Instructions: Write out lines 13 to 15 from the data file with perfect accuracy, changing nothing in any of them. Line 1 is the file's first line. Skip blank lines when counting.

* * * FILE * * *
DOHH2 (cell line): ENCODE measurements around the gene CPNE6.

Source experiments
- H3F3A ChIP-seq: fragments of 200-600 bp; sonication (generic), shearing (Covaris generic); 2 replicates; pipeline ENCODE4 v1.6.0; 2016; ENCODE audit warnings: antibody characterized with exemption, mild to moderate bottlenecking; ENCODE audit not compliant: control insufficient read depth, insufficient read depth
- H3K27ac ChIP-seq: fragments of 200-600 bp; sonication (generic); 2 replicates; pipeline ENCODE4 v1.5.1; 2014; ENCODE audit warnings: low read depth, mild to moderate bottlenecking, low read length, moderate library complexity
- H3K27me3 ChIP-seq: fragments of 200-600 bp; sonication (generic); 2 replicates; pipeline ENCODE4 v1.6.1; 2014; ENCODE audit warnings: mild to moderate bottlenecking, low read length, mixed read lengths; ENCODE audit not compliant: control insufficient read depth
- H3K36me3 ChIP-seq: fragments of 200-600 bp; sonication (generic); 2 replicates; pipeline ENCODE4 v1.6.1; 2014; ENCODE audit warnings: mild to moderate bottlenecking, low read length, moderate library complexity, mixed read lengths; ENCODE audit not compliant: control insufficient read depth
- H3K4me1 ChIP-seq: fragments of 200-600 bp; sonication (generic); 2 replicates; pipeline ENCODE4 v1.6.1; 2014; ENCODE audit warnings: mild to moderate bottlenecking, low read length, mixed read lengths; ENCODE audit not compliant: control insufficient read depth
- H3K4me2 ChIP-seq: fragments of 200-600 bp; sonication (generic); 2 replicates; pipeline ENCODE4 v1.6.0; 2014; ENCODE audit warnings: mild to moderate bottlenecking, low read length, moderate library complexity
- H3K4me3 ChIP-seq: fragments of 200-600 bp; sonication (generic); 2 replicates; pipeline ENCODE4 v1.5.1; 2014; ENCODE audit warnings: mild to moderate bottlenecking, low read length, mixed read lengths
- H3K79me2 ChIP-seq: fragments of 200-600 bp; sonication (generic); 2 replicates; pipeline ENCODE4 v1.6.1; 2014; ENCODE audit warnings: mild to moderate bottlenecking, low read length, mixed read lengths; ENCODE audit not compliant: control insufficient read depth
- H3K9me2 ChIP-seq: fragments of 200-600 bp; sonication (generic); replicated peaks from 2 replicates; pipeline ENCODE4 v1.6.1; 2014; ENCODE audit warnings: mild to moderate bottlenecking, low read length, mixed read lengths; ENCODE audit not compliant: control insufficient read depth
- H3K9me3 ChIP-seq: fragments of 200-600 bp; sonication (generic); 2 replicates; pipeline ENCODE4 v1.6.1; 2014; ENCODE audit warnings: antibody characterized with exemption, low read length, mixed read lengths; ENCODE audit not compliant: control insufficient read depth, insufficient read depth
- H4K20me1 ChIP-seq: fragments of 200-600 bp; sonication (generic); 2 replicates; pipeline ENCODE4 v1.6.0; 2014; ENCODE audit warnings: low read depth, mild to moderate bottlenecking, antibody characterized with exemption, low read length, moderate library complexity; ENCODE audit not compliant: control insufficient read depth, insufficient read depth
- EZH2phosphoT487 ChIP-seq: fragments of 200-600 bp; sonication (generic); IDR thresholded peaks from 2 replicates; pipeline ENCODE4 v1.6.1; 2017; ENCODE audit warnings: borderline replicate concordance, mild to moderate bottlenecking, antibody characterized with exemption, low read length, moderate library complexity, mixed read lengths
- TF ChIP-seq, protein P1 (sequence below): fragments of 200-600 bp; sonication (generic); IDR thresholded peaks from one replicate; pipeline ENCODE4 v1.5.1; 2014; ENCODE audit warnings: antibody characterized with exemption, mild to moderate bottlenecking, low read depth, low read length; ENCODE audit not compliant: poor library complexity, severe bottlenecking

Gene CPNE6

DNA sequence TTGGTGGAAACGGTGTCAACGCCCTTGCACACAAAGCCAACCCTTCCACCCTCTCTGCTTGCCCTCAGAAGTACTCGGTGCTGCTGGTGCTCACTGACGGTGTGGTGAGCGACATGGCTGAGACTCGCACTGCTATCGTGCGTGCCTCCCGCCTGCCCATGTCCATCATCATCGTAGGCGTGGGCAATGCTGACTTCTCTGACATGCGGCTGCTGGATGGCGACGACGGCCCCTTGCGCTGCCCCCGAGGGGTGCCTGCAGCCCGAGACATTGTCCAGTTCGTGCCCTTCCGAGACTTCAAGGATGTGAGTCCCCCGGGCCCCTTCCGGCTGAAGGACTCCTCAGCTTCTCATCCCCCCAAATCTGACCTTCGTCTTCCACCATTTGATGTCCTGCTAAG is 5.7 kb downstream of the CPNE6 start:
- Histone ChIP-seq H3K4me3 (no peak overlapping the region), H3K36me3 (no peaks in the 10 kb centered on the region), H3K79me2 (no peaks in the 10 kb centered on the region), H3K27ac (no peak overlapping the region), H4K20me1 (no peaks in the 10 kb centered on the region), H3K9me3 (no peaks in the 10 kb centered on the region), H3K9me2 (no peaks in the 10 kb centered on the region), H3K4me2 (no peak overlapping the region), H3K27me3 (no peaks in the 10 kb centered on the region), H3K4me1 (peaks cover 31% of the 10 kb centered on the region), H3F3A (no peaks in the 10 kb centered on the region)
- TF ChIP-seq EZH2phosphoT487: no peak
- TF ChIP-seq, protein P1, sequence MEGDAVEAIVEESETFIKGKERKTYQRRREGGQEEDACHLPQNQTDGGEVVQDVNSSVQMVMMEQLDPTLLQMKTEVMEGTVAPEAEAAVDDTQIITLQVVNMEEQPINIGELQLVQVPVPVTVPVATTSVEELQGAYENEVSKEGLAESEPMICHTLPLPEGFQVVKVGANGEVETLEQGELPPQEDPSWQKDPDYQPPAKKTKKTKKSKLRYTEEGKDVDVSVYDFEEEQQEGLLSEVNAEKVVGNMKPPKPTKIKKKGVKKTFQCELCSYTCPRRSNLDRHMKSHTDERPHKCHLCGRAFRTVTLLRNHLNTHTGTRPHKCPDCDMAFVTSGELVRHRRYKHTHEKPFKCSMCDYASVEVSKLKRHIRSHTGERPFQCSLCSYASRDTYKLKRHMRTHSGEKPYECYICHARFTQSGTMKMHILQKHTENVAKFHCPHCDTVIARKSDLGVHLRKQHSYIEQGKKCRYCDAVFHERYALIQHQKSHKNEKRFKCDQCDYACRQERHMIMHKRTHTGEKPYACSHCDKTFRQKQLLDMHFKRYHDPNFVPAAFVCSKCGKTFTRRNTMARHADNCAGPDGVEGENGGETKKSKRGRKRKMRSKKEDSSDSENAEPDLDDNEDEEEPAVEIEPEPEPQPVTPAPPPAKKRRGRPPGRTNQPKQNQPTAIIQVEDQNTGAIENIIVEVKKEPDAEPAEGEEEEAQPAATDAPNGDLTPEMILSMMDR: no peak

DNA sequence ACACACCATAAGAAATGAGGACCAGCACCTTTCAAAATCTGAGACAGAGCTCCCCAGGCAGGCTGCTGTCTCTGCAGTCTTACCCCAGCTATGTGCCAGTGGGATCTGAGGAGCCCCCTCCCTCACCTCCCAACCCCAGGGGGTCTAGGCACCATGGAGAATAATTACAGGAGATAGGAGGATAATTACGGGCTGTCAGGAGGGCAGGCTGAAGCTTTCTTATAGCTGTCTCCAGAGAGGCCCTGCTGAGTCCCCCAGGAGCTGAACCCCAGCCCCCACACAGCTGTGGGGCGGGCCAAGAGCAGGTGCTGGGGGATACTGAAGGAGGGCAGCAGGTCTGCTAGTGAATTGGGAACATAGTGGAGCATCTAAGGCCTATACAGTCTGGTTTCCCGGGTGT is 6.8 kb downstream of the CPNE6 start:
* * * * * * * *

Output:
- H4K20me1 ChIP-seq: fragments of 200-600 bp; sonication (generic); 2 replicates; pipeline ENCODE4 v1.6.0; 2014; ENCODE audit warnings: low read depth, mild to moderate bottlenecking, antibody characterized with exemption, low read length, moderate library complexity; ENCODE audit not compliant: control insufficient read depth, insufficient read depth
- EZH2phosphoT487 ChIP-seq: fragments of 200-600 bp; sonication (generic); IDR thresholded peaks from 2 replicates; pipeline ENCODE4 v1.6.1; 2017; ENCODE audit warnings: borderline replicate concordance, mild to moderate bottlenecking, antibody characterized with exemption, low read length, moderate library complexity, mixed read lengths
- TF ChIP-seq, protein P1 (sequence below): fragments of 200-600 bp; sonication (generic); IDR thresholded peaks from one replicate; pipeline ENCODE4 v1.5.1; 2014; ENCODE audit warnings: antibody characterized with exemption, mild to moderate bottlenecking, low read depth, low read length; ENCODE audit not compliant: poor library complexity, severe bottlenecking